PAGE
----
Emory Report

July 24, 2000

 Volume 52, No. 38

Creative Writing

Dorothy Allison captivates in SRO reading

By Michael Terrazas

The worst thing about becoming an icon as a writer is you become afraid of your work," Dorothy Allison told a bursting crowd in White Hall last Wednesday, so large that several people sat on the steps flanking the auditorium chairs. "You think, 'I can't write that because they think I'll write that.' I reached a point where I thought I'd better start writing about upper-class Jewish New Englanders."

She was kidding. Allison, author of 1992's Bastard Out of Carolina, has become an icon, a pitch-perfect writer of Southern fiction who breathes life into the kind of archetypal characters who so often become cardboard cutouts in lesser artists' work. She unabashedly refers to herself and her family as "redneck trash," and she doesn't plan to change.

On July 19, no one wanted her to. Her reading, part of Emory's Summer Writers Festival, drew a standing-room crowd, easily the event's largest turnout in recent years. Allison read a not-yet-published short story titled "Compassion" and alternately moved her audience to laughter and tears with her animated, even dramatic presentation of the tale, in which three sisters grieve for a mother slowly dying of cancer.

It lasted roughly 70 minutes, almost unheard-of for a fiction reading, and yet no one squirmed. Afterwards Allison took questions and answered them with characteristic wisdom, grace and humor.

Is it possible to write about things you don't know? one person queried. "Absolutely," Allison replied without a pause. "I write about God." Someone else asked how Allison's family-Bastard is the story of a poor South Carolina girl nicknamed Bone who grows up sexually abused by her stepfather-reacted to their fictional allegories.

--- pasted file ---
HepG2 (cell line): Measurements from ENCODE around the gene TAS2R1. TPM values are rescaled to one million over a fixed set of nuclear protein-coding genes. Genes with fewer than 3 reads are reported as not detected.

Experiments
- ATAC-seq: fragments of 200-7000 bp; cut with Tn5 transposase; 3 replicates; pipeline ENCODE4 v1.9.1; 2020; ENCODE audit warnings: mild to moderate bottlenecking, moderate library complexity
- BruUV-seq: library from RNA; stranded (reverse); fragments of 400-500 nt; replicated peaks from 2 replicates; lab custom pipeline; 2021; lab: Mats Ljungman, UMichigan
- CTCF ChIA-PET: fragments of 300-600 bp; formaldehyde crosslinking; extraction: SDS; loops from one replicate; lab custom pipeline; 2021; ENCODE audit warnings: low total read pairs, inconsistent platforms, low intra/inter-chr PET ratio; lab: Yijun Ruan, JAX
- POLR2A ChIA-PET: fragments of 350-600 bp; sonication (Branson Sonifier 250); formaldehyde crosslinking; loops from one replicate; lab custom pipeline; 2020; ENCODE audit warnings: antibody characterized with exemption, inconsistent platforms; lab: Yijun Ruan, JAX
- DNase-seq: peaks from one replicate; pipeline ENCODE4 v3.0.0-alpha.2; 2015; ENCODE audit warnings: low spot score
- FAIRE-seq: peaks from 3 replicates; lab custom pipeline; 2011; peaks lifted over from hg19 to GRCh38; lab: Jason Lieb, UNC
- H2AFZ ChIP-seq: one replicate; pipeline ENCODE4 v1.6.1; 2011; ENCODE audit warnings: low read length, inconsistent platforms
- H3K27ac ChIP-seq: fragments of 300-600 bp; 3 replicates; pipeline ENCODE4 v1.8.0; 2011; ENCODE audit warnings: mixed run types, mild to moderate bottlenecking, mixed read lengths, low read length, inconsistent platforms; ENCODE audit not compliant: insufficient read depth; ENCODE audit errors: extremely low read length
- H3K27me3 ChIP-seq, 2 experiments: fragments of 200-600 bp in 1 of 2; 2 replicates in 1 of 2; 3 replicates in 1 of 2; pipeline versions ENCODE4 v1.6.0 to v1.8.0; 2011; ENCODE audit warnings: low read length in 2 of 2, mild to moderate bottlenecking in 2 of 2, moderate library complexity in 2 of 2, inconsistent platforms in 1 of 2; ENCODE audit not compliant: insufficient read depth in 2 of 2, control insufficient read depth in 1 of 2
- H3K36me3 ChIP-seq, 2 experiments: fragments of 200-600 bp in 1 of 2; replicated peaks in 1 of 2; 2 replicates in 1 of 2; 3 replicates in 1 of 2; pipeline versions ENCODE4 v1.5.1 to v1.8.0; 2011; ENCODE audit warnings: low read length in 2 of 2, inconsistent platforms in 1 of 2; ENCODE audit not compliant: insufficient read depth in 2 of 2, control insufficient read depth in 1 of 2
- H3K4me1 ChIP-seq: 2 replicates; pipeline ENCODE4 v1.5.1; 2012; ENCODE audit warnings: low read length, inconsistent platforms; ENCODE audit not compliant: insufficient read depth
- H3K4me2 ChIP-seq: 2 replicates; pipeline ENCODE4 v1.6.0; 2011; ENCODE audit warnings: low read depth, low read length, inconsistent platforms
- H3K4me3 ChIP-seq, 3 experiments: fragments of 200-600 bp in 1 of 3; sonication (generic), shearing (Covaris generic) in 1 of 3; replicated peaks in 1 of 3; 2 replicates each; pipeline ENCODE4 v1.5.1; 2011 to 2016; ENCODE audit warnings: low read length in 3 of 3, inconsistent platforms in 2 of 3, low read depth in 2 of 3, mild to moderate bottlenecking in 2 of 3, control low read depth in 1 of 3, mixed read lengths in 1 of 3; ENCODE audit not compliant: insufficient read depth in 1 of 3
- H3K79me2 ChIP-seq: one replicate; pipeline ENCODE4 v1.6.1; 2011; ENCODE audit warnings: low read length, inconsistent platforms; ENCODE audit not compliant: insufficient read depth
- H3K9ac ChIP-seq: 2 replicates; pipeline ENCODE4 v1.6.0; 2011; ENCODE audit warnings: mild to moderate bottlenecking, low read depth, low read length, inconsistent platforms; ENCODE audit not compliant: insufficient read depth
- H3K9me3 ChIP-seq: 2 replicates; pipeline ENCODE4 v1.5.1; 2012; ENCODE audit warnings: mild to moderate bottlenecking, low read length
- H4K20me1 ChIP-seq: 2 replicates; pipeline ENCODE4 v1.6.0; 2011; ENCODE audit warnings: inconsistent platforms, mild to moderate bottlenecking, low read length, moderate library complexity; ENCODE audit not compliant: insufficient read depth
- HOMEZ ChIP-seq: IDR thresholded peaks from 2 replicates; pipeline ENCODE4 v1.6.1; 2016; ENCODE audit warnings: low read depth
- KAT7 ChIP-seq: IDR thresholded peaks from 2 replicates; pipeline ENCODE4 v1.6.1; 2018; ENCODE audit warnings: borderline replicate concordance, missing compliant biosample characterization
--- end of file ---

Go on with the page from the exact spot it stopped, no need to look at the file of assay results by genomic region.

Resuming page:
"One of the luxuries of being redneck trash is that a lot of them don't read," Allison said straight-faced. "No, my family adores me, and the ones who don't are dead. That helps too."

Earlier in the day Allison had teamed up with Emory's own Jim Grimsley for a discussion on fiction writing. Grimsley is the author of Winter Birds, winner of the 1995 Sue Kaufman Prize for First Fiction from the American Academy of Arts and Letters, and Dream Boy, winner of the American Library Association GLBT Award for Literature. His fourth and latest novel, Comfort & Joy, was published last October by Algonquin Books.

The two swapped publishing stories, fears, the peculiar dilemmas facing Southern writers and other anecdotes. Grimsley revealed that Winter Birds was published in German and French before seeing print in its native tongue.

"I was being a good boy," he said, sending the manuscript to U.S. publishers and having it rejected. Finally, he discovered some friends were starting a German publishing company. "As you know, the Germans are very efficient, and they asked me to overnight [the manuscript]," he said. They took it. "I thought they were nuts. I asked them a dozen times. [When it came out], I couldn't read anything but my name. I'd go through the book and just look for the proper names."

On July 20, Allison conducted a master class for students in the summer writing program and anyone else who cared to attend. She said she hoped to provide whatever "masterly" advice she could for aspiring writers.

"I have had the most unimaginable people come up to me and tell me I wrote their story," Allison said."Everything happens to everybody in the most extraordinary way."

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